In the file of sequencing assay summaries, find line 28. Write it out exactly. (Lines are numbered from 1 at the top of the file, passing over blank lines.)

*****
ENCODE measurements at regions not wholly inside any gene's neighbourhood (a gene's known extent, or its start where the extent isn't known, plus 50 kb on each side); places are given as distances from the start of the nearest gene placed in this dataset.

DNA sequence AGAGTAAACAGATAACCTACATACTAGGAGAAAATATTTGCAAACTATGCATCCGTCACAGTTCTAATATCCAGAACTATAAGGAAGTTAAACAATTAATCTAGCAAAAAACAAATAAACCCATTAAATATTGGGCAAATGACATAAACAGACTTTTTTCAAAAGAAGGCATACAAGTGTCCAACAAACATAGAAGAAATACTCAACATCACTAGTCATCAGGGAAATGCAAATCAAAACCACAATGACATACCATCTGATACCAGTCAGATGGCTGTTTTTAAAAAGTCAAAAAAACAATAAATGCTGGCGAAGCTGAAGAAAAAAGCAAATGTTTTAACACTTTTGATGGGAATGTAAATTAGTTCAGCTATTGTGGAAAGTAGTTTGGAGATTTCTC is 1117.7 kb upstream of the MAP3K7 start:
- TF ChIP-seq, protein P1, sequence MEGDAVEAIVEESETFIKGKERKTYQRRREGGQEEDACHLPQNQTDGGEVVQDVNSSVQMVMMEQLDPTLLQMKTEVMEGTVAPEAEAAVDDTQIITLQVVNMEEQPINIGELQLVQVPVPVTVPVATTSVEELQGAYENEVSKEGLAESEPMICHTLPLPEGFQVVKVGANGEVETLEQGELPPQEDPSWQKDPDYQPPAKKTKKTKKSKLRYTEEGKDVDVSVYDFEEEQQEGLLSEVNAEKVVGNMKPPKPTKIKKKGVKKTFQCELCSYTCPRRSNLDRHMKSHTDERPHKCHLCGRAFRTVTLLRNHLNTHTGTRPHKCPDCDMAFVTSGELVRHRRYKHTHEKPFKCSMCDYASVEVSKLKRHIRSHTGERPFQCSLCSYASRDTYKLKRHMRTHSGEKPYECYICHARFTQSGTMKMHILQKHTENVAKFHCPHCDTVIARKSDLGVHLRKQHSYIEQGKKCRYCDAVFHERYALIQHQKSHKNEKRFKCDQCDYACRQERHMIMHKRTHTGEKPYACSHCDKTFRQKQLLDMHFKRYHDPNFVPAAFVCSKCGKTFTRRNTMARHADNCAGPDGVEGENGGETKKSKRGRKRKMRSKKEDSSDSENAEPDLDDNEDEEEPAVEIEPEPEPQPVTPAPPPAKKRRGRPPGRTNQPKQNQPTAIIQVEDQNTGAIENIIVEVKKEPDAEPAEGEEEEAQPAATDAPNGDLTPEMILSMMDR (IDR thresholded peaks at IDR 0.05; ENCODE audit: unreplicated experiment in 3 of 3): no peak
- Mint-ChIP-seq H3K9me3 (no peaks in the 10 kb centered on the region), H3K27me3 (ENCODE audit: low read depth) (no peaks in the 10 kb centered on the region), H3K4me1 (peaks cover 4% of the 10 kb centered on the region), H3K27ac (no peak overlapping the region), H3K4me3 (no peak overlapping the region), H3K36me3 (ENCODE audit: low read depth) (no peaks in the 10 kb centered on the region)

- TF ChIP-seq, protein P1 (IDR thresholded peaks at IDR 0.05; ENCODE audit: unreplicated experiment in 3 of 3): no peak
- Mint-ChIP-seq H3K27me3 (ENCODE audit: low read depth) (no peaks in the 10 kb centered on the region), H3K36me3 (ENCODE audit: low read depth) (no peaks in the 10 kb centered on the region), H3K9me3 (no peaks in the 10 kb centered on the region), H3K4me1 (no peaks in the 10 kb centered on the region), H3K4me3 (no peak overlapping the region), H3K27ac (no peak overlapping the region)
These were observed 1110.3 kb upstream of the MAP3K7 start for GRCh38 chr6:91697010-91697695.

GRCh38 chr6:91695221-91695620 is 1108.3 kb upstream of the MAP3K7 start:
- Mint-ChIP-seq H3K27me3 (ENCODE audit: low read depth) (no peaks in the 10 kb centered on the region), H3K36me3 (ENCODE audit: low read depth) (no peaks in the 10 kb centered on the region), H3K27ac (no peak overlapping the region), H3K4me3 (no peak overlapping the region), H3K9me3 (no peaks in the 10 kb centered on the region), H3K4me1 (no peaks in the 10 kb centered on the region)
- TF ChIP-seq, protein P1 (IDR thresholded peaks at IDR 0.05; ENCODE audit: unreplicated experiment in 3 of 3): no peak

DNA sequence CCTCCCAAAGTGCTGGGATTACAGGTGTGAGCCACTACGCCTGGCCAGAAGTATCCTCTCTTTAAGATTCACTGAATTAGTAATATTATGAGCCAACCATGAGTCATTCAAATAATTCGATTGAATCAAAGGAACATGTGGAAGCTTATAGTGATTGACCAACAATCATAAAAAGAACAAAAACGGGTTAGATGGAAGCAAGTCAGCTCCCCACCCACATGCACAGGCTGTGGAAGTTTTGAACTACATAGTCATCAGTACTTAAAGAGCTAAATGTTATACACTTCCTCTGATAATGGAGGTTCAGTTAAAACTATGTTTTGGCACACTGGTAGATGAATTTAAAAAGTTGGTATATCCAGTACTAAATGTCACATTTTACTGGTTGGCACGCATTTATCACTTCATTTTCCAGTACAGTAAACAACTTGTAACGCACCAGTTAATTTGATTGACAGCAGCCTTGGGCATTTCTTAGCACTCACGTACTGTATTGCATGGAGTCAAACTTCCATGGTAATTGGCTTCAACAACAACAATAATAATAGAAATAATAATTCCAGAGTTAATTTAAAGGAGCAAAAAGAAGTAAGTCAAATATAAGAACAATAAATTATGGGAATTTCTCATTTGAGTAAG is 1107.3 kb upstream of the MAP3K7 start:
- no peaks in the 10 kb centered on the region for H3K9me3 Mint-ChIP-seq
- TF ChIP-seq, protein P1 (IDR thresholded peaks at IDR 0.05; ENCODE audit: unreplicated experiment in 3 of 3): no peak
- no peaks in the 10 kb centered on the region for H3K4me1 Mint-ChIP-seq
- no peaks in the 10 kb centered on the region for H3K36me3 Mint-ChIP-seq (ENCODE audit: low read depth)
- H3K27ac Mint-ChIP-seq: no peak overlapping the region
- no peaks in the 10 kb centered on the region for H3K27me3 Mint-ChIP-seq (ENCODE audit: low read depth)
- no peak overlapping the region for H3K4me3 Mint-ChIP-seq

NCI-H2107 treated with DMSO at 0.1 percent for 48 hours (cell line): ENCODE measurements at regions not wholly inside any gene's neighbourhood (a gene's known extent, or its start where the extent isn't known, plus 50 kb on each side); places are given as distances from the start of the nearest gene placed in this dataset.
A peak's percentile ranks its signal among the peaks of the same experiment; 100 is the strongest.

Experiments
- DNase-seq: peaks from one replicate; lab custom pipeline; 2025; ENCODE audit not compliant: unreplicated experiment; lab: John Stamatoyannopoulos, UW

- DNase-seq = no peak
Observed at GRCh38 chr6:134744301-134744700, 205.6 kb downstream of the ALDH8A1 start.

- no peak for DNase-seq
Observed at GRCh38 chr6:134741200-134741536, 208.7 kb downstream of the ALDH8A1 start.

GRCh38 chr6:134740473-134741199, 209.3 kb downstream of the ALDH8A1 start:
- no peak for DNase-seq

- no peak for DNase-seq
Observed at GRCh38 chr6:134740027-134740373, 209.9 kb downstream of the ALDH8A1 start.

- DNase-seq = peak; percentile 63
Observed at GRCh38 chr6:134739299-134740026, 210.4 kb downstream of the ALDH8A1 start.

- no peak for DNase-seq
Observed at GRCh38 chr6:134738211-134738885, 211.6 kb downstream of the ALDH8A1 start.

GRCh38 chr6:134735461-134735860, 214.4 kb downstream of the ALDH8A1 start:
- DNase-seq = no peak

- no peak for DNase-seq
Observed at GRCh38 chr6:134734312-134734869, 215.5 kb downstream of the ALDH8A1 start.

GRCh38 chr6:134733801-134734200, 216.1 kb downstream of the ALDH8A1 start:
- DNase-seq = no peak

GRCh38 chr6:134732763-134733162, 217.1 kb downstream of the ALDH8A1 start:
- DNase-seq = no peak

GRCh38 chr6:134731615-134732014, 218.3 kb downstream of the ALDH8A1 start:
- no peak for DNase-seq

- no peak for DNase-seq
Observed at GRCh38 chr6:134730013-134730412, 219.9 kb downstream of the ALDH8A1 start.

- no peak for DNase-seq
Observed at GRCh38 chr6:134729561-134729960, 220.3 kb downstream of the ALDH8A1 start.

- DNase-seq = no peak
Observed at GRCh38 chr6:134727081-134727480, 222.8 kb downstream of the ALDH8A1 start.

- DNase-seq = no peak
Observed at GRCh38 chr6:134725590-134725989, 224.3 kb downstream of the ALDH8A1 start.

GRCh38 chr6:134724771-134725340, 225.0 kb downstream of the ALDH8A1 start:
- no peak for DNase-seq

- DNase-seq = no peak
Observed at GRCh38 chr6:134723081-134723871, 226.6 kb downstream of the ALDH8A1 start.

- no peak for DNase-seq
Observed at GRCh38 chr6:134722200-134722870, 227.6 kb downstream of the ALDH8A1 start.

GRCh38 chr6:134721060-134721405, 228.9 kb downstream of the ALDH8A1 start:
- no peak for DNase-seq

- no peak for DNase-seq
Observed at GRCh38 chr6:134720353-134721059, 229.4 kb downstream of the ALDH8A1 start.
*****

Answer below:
- no peak for DNase-seq